W3C home > Mailing lists > Public > xml-dist-app@w3.org > May 2002

Re: Rewording of section 4.1.2 based upon resolution of issue 195

From: Ray Whitmer <rayw@netscape.com>
Date: Thu, 16 May 2002 16:31:54 -0700
Message-ID: <3CE4416A.70100@netscape.com>
To: Pete Hendry <peter.hendry@capeclear.com>
CC: Marc Hadley <marc.hadley@sun.com>, xml-dist-app@w3.org
Pete Hendry wrote:

> Perfect description of why allowing an array representation is a major 
> headache!
> How is it specified in WSDL (I know that is not the responsibility of 
> this group but it is the real world) that the return is an array? And, 
> in this how is it specified that the call has a return value and not 
> just out/inout arguments? Since the WSDL is the metadata, that is 
> where we find if there is a return value or not. How is this specified 
> for an array?

This is why issue 195 was so important to me -- not losing the ability 
to describe the RPC and its arguments and returns using schema, which is 
what we have today that works (ignoring refs, which seem not often 
needed and even impossible for some).  This was far more important than 
being able to pick out the exact return value, which is solved by a good 
description, and is only a small part of the unsolved puzzle delivered 
in an RPC element if there is no description.

More than just the array caused headaches.  Even if only struct were 
supported, that doesn't tell you how to bind the variables to a language 
that honors order, so what good was the return value?  In a struct, the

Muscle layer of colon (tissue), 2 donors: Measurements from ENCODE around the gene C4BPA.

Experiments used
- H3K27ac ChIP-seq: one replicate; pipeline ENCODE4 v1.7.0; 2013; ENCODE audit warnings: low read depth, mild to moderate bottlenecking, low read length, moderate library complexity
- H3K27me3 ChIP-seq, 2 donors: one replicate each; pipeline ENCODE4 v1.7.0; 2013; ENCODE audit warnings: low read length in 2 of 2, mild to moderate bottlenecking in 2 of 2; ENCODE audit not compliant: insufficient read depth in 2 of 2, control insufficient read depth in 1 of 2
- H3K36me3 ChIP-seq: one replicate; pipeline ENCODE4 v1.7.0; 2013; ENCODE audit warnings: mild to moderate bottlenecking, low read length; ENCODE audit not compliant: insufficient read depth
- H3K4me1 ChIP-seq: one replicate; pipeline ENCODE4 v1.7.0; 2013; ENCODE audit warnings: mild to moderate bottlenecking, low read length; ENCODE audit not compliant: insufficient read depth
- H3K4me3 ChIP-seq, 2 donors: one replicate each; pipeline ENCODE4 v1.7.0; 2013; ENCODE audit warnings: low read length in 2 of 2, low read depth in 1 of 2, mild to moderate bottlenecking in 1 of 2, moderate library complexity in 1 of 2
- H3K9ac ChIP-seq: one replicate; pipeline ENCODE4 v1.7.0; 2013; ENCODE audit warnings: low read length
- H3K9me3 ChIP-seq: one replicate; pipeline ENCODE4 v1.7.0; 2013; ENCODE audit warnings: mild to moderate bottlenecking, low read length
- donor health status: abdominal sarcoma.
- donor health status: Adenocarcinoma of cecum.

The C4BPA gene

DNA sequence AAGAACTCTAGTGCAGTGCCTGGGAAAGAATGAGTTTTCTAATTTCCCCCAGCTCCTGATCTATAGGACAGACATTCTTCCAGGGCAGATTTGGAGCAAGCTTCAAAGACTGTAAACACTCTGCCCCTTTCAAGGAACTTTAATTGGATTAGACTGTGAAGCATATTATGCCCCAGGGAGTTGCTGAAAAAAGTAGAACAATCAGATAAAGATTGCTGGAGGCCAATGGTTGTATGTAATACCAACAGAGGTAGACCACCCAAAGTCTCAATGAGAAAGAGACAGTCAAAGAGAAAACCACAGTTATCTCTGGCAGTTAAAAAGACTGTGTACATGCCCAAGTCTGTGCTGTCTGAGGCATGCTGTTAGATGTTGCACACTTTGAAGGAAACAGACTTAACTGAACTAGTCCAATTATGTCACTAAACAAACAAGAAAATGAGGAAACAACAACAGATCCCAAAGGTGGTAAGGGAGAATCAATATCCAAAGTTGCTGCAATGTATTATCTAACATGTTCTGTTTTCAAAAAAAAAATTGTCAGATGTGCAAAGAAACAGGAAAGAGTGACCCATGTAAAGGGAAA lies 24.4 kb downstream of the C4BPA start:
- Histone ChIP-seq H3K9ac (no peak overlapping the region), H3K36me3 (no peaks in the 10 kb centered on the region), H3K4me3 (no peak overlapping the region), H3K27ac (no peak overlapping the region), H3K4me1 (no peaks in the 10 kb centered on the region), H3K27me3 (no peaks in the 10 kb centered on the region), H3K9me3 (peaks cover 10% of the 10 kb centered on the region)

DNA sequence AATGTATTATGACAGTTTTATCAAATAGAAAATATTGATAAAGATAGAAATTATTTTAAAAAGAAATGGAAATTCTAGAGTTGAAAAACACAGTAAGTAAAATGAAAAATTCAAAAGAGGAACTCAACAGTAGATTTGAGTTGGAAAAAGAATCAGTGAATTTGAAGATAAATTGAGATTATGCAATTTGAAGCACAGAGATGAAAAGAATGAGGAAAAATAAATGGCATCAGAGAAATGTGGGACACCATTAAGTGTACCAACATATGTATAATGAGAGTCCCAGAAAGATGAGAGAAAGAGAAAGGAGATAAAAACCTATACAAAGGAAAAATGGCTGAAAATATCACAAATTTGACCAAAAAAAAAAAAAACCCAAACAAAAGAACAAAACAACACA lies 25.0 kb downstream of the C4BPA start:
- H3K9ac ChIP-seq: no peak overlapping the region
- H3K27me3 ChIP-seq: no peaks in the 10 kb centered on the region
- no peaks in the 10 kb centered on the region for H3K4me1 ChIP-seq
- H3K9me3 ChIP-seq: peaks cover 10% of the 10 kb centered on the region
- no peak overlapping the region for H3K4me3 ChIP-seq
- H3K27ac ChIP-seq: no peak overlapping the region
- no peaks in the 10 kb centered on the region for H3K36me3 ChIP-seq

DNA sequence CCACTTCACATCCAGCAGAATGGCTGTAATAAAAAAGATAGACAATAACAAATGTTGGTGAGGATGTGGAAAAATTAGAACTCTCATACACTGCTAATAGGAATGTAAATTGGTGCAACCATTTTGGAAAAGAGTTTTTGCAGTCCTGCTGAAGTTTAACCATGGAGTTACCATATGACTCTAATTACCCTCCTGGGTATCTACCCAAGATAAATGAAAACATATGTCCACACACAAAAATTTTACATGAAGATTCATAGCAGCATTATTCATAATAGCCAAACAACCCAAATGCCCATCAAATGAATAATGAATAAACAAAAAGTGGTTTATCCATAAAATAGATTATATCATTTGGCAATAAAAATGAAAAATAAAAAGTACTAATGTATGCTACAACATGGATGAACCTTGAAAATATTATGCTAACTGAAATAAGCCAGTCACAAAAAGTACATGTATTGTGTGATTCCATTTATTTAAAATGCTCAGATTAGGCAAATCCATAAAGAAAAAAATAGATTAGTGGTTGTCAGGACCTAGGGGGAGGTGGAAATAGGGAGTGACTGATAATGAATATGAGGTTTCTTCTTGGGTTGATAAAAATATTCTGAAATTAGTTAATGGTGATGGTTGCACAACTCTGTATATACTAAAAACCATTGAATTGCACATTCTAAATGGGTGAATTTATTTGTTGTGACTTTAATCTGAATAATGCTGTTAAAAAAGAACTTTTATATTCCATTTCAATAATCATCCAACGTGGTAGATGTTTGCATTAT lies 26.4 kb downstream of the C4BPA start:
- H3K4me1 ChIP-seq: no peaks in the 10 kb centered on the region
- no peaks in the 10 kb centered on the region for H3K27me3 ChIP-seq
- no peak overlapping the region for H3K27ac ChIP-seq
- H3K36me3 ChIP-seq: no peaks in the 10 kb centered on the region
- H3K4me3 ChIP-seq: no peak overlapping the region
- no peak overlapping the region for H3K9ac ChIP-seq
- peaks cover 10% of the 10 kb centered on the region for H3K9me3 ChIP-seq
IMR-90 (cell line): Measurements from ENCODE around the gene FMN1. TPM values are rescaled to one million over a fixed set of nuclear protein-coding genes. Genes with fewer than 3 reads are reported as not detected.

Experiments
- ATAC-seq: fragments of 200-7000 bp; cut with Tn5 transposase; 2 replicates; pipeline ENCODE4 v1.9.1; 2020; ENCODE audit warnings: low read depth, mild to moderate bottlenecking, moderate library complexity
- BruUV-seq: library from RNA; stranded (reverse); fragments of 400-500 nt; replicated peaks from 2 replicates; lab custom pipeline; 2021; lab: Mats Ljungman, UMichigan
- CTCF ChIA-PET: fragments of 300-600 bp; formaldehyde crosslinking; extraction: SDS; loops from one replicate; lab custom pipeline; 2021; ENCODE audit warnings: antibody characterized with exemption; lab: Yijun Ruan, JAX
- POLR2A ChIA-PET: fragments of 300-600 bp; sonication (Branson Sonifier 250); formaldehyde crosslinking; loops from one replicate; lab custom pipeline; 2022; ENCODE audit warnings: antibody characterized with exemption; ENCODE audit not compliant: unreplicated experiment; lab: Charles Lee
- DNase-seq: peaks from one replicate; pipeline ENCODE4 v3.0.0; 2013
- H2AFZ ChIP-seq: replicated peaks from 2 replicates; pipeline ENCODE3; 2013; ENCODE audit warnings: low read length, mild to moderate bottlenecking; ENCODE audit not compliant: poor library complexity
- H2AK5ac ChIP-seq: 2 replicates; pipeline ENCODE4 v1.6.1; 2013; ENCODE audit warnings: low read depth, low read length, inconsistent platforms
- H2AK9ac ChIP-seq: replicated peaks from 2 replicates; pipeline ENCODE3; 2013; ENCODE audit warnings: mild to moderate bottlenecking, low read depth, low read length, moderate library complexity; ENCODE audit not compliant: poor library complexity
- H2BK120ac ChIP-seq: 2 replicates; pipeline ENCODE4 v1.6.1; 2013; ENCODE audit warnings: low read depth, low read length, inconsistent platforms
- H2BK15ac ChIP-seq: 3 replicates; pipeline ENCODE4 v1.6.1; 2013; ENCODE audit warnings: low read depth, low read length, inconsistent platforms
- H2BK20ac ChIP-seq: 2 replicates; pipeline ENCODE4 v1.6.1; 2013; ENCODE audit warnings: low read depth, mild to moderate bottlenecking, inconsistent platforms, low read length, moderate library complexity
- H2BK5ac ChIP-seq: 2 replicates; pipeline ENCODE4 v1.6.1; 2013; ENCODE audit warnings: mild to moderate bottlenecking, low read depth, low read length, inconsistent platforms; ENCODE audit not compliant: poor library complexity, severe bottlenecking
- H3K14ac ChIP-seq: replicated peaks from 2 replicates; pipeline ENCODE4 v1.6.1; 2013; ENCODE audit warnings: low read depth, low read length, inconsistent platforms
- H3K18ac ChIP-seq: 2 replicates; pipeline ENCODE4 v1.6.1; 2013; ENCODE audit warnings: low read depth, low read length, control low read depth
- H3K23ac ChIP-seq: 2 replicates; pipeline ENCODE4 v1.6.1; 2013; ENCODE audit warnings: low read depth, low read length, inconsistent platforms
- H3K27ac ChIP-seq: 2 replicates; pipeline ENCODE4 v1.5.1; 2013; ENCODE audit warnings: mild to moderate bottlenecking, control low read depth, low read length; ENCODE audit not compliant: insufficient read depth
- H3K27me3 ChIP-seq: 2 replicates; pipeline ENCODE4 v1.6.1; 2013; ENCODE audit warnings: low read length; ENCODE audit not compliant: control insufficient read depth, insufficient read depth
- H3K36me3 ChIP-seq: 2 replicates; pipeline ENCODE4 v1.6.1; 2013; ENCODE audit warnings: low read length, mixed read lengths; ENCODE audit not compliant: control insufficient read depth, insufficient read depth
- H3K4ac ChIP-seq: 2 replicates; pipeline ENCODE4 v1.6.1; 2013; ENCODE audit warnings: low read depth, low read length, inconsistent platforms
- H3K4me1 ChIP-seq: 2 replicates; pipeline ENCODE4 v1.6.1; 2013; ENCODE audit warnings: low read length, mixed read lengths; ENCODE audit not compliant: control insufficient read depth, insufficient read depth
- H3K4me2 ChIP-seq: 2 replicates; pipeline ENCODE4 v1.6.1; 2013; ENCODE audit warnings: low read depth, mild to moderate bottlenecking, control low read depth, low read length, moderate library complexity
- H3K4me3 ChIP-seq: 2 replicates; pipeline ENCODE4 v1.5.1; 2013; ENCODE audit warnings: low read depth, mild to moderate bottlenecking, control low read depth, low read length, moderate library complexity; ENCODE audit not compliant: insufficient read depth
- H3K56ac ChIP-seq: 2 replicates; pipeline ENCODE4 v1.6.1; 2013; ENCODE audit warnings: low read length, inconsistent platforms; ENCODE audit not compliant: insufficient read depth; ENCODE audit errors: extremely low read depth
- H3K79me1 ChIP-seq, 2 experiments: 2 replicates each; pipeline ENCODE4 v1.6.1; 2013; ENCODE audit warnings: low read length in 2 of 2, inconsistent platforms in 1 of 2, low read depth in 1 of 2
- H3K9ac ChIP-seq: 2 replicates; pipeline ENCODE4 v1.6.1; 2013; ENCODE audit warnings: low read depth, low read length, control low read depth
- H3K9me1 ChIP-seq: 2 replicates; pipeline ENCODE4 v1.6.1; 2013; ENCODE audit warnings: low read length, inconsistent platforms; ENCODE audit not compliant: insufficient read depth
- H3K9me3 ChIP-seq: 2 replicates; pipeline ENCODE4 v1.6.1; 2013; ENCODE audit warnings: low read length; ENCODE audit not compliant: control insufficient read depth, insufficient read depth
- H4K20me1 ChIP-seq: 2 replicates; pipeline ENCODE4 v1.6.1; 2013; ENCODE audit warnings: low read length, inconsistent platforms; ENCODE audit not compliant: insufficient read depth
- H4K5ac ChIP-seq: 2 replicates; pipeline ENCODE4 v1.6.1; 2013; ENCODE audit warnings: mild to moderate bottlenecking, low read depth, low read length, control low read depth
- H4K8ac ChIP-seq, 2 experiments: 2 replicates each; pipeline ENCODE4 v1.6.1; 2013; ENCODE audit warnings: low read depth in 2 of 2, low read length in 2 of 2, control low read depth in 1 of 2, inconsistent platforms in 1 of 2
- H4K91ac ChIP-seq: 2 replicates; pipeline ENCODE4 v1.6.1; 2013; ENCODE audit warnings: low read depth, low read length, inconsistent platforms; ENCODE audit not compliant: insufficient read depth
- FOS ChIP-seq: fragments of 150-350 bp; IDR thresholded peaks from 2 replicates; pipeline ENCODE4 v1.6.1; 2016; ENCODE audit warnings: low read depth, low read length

variables are likely to occur in any random order.  We cannot even say 
they should occur in the natural order as SOAP 1.1 did, because that 
defies what a real struct is since we insist on it being a real struct 
which does not honor order.  As big a headache as array may be, we may 
encourage its use over struct for that reason.

The real answer would have been a generic compound type, that could have 
legitimately preserved and represented both.  That is what we had (minus 
definition conflicts between RPC call and struct) and what we 
implemented for SOAP 1.1, and it worked much better, as it seems more 
difficult to automatically bind dynamic languages to SOAP 1.2.  If it 
comes up during last call, we will still have a lot to talk about.  Had 
we lost the encodingStyle attribute in issue 194, things might have 
become murkier still for those trying to dynamically bind without a 

Ray Whitmer
Received on Thursday, 16 May 2002 19:30:46 UTC

This archive was generated by hypermail 2.3.1 : Tuesday, 6 January 2015 22:01:20 UTC